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A gap left unchecked in US border security

The United States has worked tirelessly to protect our borders and ensure that another terrorist attack does not occur on U.S. soil.  Our nation has committed billions of dollars in increased personnel, technology, and infrastructure for security by land, air, and sea.   

Yet, a massive gap remains that potentially threatens every citizen.   

{mosads}Today, millions of packages originating overseas enter the United States annually.  Most of these packages – ranging from small letters to large boxes – are gifts, online purchases, or part of a business exchange.  While many of these items are benign, the United States took precaution to prevent dangerous items from being shipped from abroad to the homeland through the Trade Act of 2002.  Under this law, public and private carriers are required to provide advance electronic security data to Customs and Border Protection (CBP).  However, despite this law, each day thousands of packages enter the United States without law enforcement having any effective means of screening for dangerous materials.    

This security threat exists due to the failure to require foreign postal services (Russia Post, China Post, etc.) to provide advance electronic security data on inbound packages to the U.S.  These packages, sent from foreign Posts, many via commercial airlines, and received by the U.S. Postal Service, currently enter the U.S. without submitting advanced security data that can be run through our government’s intelligence and law enforcement systems.  Given the volume, it is inconceivable that all packages can be adequately screened without such advance security data. 

The October 2010 toner cartridge bomb plot demonstrated how even one package, could threaten the lives of Americans.  If successful, this attack would have significantly damaged our global supply chain system and economic security.   

More than one report reveals that the same security gap leveraged by terrorists in 2010 continues today.  The U.S. Postal Service Office of the Inspector General recently released an alert for corrective action due to safety and security concerns.  The Inspector General found that the U.S. Postal Service is not complying with U.S. law by failing to present inbound international mail to CBP for inspection.  A study released by the Coalition of Services Industries further found that as many as 179 million packages may enter the United States via foreign Posts and the U.S. Postal Service without advance security data and are unscreened each year. Even if the accurate number is a fraction of that amount, it is still too much of a risk in today’s dangerous world.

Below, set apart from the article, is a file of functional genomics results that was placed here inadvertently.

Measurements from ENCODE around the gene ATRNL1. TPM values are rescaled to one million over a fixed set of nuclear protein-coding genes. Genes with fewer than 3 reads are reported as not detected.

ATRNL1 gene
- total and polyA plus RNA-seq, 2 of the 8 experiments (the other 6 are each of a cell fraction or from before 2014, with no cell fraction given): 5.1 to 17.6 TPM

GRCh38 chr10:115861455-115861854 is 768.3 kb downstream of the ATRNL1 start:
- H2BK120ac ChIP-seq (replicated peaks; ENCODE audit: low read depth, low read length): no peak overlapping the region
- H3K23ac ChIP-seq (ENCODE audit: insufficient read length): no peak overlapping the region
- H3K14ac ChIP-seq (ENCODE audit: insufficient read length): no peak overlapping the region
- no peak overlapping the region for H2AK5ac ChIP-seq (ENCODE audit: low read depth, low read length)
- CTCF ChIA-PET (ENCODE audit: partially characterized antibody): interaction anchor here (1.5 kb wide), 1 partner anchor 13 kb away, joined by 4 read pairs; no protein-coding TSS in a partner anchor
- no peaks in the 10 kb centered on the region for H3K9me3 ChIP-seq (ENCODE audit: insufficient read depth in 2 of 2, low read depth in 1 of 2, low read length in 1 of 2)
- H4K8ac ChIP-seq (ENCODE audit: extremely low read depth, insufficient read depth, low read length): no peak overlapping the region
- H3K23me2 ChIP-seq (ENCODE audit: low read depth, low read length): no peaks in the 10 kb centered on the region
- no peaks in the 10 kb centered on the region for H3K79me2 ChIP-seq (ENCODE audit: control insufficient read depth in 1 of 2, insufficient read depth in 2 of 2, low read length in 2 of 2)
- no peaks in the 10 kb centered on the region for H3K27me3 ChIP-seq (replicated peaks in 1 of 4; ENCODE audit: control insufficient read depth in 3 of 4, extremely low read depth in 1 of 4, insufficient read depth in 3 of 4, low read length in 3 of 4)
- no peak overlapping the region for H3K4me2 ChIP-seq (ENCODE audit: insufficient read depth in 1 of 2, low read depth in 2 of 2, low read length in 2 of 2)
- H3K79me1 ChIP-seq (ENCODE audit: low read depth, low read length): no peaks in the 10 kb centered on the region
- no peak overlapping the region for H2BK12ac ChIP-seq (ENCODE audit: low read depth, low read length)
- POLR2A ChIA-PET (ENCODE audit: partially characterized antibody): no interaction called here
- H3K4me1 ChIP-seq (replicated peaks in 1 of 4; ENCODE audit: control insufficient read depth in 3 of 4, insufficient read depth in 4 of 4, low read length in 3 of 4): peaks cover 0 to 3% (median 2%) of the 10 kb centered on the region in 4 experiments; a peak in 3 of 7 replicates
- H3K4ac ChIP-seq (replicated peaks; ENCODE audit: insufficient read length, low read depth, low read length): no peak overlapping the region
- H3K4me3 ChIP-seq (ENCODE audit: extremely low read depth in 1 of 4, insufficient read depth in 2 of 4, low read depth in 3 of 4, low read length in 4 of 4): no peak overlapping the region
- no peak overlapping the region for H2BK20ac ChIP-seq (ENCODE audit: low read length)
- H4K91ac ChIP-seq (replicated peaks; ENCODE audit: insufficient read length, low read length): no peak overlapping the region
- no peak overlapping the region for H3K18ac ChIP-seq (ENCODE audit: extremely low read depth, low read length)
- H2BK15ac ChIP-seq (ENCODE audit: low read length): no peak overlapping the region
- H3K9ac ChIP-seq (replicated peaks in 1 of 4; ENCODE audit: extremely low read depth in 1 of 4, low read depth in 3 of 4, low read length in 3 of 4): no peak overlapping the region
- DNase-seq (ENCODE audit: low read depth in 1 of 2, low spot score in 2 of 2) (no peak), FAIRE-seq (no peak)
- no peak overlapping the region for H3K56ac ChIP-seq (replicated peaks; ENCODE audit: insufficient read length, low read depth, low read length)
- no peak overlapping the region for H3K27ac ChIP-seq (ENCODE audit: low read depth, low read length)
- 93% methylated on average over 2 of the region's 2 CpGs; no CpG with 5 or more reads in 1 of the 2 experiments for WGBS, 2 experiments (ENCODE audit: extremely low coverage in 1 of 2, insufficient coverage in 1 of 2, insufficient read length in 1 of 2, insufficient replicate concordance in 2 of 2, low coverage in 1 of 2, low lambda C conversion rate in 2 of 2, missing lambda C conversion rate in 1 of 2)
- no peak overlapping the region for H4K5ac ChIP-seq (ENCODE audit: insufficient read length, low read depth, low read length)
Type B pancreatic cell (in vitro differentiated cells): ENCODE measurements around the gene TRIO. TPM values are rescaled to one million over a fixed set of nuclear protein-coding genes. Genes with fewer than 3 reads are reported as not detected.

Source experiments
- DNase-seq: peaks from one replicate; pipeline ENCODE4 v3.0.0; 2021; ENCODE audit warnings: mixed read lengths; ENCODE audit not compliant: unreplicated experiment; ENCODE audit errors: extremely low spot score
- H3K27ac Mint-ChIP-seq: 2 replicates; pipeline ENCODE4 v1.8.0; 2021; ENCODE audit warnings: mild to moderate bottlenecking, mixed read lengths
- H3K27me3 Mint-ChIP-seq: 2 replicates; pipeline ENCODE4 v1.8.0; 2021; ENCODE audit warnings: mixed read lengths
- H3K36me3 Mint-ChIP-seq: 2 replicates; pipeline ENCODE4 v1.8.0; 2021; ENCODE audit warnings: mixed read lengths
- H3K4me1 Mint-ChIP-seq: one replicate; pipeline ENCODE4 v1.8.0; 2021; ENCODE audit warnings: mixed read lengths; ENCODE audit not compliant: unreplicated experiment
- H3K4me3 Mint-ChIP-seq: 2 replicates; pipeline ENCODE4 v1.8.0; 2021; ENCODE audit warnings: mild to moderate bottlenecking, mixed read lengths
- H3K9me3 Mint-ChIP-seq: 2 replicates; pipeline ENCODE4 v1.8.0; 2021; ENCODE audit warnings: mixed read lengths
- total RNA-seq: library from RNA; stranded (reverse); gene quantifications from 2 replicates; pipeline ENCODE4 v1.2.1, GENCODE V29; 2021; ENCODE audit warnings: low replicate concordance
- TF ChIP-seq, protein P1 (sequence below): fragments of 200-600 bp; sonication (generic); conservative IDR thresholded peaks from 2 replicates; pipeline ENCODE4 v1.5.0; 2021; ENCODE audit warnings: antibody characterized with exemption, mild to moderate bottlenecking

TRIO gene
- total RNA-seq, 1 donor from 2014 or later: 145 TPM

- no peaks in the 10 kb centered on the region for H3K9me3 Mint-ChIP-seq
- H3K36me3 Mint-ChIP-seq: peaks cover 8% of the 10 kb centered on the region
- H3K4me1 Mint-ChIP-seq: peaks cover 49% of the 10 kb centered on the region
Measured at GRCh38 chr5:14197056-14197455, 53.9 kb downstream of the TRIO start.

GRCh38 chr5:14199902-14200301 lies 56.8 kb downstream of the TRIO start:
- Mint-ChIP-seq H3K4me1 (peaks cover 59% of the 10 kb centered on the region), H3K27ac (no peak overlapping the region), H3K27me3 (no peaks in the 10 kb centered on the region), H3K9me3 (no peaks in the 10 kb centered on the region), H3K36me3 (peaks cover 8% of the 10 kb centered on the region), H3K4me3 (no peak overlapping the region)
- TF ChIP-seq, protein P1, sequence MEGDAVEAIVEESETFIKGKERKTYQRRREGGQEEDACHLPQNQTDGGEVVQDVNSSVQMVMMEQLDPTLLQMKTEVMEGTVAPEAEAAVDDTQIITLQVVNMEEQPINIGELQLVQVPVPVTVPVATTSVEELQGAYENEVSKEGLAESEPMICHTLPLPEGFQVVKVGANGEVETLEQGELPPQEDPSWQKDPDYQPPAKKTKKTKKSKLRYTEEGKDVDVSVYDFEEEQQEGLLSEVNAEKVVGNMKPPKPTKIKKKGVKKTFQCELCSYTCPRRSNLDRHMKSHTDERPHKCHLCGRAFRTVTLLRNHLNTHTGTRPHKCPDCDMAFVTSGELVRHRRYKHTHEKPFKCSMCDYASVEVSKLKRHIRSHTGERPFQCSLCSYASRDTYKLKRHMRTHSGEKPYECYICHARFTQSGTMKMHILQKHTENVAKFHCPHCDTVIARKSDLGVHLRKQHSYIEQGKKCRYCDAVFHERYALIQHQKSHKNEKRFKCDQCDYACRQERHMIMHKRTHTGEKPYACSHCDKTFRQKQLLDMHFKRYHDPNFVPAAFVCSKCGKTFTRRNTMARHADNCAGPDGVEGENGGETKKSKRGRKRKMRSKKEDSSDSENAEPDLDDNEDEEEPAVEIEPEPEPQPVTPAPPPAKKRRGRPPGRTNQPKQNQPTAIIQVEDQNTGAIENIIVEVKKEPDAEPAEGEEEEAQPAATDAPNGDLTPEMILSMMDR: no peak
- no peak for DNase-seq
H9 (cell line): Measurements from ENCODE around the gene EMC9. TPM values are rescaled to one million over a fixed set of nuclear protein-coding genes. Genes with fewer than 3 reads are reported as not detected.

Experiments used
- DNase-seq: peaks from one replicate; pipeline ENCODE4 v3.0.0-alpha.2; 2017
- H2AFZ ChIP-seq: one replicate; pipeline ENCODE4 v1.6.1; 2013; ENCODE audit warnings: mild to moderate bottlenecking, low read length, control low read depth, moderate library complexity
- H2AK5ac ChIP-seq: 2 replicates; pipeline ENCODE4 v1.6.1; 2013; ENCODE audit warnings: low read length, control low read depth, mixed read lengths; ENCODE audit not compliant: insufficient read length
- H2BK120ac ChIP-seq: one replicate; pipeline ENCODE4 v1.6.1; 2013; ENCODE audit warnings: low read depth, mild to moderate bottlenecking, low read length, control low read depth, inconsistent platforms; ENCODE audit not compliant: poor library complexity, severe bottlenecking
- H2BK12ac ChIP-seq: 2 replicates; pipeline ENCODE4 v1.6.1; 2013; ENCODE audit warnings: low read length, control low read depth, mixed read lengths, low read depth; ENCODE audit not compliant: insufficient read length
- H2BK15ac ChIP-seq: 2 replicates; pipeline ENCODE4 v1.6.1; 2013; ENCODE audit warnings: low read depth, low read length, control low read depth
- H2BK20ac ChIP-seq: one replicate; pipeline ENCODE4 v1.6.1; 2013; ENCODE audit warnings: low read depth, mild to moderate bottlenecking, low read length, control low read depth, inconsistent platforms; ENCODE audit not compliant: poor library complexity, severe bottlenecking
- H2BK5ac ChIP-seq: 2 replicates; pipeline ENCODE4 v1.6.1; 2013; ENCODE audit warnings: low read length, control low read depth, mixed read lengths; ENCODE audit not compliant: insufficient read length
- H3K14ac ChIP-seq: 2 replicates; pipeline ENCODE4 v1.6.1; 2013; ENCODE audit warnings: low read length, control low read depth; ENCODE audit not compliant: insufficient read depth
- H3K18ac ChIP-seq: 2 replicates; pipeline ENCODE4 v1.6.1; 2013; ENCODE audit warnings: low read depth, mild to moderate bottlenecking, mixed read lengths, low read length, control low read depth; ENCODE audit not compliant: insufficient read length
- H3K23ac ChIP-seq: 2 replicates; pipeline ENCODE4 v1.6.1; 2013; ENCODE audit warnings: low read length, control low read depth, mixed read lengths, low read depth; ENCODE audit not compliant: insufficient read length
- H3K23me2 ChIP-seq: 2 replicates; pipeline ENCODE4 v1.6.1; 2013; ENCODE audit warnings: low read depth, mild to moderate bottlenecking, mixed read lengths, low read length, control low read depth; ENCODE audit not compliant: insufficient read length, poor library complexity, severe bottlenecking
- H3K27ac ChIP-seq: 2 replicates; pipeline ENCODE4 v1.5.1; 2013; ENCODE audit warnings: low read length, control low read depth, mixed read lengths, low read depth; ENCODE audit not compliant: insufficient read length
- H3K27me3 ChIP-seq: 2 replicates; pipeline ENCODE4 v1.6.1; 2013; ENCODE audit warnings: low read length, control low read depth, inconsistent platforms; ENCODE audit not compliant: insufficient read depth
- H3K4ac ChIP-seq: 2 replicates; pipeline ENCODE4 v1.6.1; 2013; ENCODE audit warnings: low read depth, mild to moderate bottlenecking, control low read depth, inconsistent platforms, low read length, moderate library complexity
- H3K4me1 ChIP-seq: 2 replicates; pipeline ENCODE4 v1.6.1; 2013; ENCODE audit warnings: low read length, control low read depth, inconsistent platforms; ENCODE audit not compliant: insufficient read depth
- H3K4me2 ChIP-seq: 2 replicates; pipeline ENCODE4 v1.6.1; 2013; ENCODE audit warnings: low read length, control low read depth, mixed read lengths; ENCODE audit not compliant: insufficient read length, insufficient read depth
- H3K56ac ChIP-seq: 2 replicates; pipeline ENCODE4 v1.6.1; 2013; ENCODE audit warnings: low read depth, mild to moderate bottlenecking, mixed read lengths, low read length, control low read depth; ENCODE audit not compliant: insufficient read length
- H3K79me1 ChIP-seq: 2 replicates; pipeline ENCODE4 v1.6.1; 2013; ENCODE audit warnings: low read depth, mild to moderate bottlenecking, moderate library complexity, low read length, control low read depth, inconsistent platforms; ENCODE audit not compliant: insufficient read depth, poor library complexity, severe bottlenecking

Under the authority of the Trade Act, CBP has been working with private express carriers who voluntarily use the Air Cargo Advance Screening (ACAS) pilot, a program that provides advance security data on packages entering the U.S.  The private express carriers provide this data to CBP, the Transportation Security Administration, the National Targeting Center, and other federal agencies.   

However, the U.S. Postal Service does not.  Why?   

As a member of the Universal Postal Union, a specialized and exclusive agency of the United Nations (UN), the U.S. Postal Service follows regulations issued by the UPU over U.S. law.   These UPU regulations prevent the U.S. Postal Service from requiring foreign Posts to provide CBP with advance security data necessary to identify dangerous shipments bound for the U.S. 

Clearly this violates the spirit, if not the intent of U.S. law, and creates a disturbing situation where the UN prevents U.S. law enforcement agencies from receiving risk-based targeting data early in the air supply chain from foreign Posts.  This is especially true when terrorist groups such as al-Qaeda and others could leverage such gaps in our security to attack the U.S. homeland.  

Following the recent bombing of Metrojet Flight 9268 in the Sinai Peninsula by the Islamic State, Department of Homeland Security (DHS) Secretary Jeh Johnson announced “precautionary enhancements to aviation security.”  The first of these is “expanded screening applied to items on aircraft.”   This is a step in the right direction but  it will not alone fill the serious security gap in our open postal border. 

In addition to the new measures announced by DHS, the U.S. government should immediately move to close this security gap by mandating advance electronic security screening of all packages.  This must apply not only to private express carriers, but also to all postal shipments from foreign Posts received by the U.S. Postal Service. 

It is vital that we close our open postal border and urge our government to make advance electronic security screening mandatory for all shipments.

Ahern is a principal at The Chertoff Group and former acting commissioner of U.S. Customs and Border Protection within DHS.


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